JOSEPH CIRINCIONE – On the campaign trail and in strategy documents, President Biden committed to a new focus on arms control â€” and to a reconsideration of dangerous policies. News reports suggest his review of the U.S. nuclear posture will be disappointing. So, what can be done to alter this outcome, and who is working toward changing decision makers’ minds ?
NETA C. CRAWFORD – The war in Afghanistan, like many other wars before it, began with optimistic assessments of a quick victory and the promise to rebuild at warâ€™s end. Despite Bushâ€™s warning of a lengthy campaign, few thought then that would mean decades. But 20 years later, the U.S is still counting the costs.
FRIDA BERRIGAN – The problem isnâ€™t that we are spending more on the military â€” itâ€™s that it comes at the expense of just about every social good imaginable. Over the next decade, the Republican-held White House and Congress are planning over $5 trillion in cuts to the safety net.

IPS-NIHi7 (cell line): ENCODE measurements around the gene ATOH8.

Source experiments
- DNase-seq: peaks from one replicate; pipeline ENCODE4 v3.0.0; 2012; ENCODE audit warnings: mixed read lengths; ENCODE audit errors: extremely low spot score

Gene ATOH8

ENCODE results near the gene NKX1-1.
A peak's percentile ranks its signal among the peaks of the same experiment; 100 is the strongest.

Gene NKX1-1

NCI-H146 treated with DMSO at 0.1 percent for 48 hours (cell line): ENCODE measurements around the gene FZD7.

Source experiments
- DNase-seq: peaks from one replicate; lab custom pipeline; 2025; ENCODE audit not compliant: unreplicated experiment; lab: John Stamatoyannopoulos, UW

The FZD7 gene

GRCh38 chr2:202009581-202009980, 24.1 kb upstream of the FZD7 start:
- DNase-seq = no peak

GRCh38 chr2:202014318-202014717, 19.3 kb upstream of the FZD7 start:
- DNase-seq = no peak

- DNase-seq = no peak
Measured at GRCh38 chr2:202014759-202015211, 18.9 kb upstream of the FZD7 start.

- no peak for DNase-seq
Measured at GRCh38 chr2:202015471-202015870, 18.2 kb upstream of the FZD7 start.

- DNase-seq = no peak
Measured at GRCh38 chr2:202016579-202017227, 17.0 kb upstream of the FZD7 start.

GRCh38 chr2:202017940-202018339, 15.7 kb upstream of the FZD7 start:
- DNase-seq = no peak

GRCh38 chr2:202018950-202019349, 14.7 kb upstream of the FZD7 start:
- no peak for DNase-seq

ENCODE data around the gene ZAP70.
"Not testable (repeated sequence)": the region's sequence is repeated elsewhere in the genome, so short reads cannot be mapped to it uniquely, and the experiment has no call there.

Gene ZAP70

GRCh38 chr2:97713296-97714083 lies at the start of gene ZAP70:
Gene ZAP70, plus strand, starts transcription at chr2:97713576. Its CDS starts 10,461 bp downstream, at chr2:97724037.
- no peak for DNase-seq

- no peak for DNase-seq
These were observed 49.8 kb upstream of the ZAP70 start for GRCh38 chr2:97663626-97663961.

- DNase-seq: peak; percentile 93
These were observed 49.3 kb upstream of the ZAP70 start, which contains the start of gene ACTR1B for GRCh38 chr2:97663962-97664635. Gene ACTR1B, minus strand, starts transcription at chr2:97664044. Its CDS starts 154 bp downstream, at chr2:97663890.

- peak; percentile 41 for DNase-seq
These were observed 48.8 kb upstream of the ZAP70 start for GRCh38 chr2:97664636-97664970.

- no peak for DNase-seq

DAVID SWANSON – Evidence of “weapons of mass destruction” is “no slam dunk,” U.S. officials are saying this time around, reversing the claim made about Iraq by then-CIA director George Tenet. Opposition to a U.S.-led attack on Syria is growing rapidly in Europe and the United States, drawing its strength from public awareness that the case made for attacking Iraq had holes in it.